These words, by his own admission, paint a very different picture of the Abraham Lincoln most Americans choose to apotheosize. His Emancipation Proclamation, contrary to widespread belief was in fact not an emancipation of slaves nor abolition of slavery. The Emancipation Proclamation freed only some slaves. It did not apply to those states, such as Kentucky, West Virginia or Maryland that were of the Union.

This American fairy tale I learned growing up as a child that is espoused throughout all classrooms and history books that the Emancipation Proclamation and Abraham Lincoln were liberators of African-Americans is exactly that, a fairy tale. The notion that Lincoln was a “friend” and advocate for Black liberation is a farce. As Lerone Bennett, author of Forced Into Glory, so accurately expressed, had Lincoln had his way all Black people in America would have been shipped back to Africa from whence they came. Had Lincoln had his way there would not have been a Civil War let alone a Civil Rights Movement.

The fact that the film Lincoln chooses to portray the 16th president as a hero not only of Blacks but America, and the idea of American exceptionalism is merely indicative of the cognitive dissonance within American society. The reality that many Americans prefer to believe America, a land already belonging to and inhabited by another people, was ‘founded’. That slavery was somehow not so bad and we’s colored folk was happy picking cotton in the fields of Alabama, Mississippi and Georgia.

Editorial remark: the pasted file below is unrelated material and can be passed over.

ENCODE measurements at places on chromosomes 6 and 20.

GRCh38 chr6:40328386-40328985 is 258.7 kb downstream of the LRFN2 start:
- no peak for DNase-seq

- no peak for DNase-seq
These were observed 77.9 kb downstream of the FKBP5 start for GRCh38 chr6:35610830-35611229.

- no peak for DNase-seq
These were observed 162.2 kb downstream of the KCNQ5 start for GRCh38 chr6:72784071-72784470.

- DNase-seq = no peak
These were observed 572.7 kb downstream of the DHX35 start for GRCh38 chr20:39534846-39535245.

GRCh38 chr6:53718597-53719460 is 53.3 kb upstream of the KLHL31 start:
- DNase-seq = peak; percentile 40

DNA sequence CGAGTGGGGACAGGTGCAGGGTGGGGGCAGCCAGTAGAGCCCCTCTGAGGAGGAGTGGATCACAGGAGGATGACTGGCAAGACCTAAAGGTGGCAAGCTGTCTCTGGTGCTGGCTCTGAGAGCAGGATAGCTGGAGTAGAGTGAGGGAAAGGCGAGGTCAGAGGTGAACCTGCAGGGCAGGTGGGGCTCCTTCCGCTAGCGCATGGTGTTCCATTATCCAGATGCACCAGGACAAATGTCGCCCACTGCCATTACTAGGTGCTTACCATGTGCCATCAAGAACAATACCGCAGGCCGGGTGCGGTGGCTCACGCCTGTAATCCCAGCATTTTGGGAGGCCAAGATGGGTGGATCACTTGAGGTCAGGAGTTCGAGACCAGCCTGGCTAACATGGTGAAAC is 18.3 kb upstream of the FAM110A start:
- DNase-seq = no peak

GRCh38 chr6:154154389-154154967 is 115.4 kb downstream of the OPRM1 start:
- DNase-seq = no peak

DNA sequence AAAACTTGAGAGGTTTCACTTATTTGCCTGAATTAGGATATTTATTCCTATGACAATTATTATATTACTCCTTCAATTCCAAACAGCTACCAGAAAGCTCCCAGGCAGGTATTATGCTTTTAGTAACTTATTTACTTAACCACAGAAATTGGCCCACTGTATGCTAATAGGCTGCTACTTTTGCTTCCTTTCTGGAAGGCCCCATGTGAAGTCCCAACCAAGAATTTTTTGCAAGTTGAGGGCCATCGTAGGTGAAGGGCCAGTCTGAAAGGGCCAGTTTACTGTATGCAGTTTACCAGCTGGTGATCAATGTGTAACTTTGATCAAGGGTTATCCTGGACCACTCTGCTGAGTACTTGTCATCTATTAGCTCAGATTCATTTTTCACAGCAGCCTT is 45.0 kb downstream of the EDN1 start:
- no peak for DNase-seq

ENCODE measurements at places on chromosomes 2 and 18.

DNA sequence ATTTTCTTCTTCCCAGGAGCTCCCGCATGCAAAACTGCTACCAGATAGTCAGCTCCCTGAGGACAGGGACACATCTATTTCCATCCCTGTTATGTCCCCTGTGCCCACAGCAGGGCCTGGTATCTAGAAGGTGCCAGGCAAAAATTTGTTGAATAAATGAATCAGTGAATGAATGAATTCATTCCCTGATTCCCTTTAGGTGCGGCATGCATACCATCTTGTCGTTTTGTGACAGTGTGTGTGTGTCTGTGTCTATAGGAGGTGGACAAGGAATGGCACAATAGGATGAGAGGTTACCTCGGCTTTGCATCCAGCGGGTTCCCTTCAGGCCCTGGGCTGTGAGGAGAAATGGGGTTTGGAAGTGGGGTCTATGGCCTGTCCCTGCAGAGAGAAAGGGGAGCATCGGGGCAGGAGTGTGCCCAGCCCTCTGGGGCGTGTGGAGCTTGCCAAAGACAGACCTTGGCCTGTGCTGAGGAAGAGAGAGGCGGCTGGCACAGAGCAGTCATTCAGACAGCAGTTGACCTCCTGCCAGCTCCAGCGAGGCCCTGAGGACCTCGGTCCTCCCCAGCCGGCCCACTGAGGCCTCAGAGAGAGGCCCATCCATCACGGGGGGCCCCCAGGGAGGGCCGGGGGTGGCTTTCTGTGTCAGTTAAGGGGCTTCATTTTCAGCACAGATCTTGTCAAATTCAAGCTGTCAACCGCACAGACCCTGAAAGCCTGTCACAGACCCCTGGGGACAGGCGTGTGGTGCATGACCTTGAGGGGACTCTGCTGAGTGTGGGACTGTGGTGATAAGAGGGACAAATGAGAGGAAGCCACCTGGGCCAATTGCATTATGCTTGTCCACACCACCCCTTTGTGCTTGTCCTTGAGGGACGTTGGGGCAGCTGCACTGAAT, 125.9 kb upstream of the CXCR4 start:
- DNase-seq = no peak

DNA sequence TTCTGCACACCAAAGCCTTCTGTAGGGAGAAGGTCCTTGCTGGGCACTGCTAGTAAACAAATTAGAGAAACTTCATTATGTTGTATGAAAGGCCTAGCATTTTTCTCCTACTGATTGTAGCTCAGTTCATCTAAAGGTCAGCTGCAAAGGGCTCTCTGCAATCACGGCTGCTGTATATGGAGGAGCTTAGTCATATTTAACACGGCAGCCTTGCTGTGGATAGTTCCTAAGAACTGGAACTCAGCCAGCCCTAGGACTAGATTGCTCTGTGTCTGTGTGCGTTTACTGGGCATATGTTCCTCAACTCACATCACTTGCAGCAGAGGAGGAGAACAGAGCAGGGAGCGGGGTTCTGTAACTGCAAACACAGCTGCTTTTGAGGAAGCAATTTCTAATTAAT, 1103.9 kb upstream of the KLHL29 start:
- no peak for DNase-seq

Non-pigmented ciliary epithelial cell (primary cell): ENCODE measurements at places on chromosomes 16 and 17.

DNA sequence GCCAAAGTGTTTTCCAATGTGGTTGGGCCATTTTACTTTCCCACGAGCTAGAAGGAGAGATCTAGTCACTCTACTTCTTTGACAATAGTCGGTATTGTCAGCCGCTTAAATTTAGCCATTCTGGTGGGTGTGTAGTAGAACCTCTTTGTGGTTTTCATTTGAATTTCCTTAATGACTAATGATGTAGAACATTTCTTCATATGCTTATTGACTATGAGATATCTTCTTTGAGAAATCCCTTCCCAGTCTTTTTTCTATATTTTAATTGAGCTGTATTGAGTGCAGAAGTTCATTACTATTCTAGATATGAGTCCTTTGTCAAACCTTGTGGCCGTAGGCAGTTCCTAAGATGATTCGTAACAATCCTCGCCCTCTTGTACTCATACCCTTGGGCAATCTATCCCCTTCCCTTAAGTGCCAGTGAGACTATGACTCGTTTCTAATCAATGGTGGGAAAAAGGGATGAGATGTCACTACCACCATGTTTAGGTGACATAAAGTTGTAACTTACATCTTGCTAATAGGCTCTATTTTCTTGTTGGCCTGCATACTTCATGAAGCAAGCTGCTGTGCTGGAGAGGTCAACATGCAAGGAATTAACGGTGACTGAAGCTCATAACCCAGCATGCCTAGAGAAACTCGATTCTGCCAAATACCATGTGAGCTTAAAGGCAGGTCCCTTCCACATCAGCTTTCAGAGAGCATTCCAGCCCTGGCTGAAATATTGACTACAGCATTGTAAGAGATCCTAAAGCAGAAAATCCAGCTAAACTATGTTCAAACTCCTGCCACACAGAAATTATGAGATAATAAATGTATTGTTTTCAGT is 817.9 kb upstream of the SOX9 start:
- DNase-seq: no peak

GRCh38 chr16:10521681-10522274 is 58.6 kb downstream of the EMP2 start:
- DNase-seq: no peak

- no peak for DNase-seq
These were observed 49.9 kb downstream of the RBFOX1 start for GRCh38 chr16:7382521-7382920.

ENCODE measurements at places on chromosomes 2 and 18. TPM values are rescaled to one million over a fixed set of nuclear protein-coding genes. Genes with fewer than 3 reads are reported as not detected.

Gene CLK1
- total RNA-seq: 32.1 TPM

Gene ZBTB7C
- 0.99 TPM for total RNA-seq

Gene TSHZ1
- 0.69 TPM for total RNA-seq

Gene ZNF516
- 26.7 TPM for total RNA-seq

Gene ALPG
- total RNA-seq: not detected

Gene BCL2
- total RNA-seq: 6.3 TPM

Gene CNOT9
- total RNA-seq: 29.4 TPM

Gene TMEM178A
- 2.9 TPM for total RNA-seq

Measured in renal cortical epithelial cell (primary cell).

Americans by and large are notorious for canonizing their history as opposed to factually reflecting it. The perpetuating belief that America is the land of the free and home of the brave. It is one big melting pot. Its founding fathers were trailblazers, heroes and freedom fighters as opposed to occupiers, exploiters and, by definition, criminals.

The real American history is one of brutality, one drenched in blood. But as James Baldwin so eloquently wrote in his essay “White Man’s Guilt,”

what they see is an appallingly oppressive and bloody history, known all over the world. What they see is a disastrous, continuing, present, condition which menaces them, and for which they bear an inescapable responsibility. But since, in the main, they appear to lack the energy to change this condition, they would rather not be reminded of it….history, as nearly no one seems to know, is not merely something to be read. And it does not refer merely, or even principally, to the past. On the contrary, the great force of history comes from the fact that we carry it within us, are unconsciously controlled by it in many ways, and history is literally present in all that we do….it is with great pain and terror that one begins to realize this. In great pain and terror, one begins to assess the history which has placed one where one is, and formed one’s point of view. In great pain and terror, because, thereafter, one enters into battle with that historical creation, oneself, and attempts to recreate oneself according to a principle more humane and more liberating; one begins the attempt to achieve a level of personal maturity and freedom which robs history of its tyrannical power, and also changes history.